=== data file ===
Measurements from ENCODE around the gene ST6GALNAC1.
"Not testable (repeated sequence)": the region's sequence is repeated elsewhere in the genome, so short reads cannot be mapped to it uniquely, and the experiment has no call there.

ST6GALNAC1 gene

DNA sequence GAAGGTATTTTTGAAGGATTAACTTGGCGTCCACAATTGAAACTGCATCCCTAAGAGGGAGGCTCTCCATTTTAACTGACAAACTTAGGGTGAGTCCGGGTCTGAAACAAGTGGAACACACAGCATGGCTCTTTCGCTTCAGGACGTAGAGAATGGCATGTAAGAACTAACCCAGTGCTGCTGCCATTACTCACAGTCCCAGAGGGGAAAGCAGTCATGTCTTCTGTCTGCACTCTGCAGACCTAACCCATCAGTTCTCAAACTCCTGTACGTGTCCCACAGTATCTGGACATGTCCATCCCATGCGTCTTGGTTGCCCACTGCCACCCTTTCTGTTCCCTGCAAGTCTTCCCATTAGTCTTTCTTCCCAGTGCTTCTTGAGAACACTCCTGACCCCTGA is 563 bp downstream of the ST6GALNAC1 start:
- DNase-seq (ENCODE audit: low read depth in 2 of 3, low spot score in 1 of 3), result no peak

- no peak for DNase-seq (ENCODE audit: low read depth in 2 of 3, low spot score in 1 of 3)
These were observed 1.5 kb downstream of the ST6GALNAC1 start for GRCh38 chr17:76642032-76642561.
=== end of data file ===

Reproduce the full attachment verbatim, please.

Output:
Measurements from ENCODE around the gene ST6GALNAC1.
"Not testable (repeated sequence)": the region's sequence is repeated elsewhere in the genome, so short reads cannot be mapped to it uniquely, and the experiment has no call there.

ST6GALNAC1 gene

DNA sequence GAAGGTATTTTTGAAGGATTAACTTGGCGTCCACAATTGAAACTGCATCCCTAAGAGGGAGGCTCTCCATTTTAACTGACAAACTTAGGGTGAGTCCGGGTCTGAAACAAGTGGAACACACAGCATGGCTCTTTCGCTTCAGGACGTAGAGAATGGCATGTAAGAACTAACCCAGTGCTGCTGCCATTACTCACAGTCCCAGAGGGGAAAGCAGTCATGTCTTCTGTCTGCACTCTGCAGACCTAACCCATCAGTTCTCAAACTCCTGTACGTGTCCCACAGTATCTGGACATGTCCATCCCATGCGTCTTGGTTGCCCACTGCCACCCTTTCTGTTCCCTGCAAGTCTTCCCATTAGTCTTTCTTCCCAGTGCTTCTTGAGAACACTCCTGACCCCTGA is 563 bp downstream of the ST6GALNAC1 start:
- DNase-seq (ENCODE audit: low read depth in 2 of 3, low spot score in 1 of 3), result no peak

- no peak for DNase-seq (ENCODE audit: low read depth in 2 of 3, low spot score in 1 of 3)
These were observed 1.5 kb downstream of the ST6GALNAC1 start for GRCh38 chr17:76642032-76642561.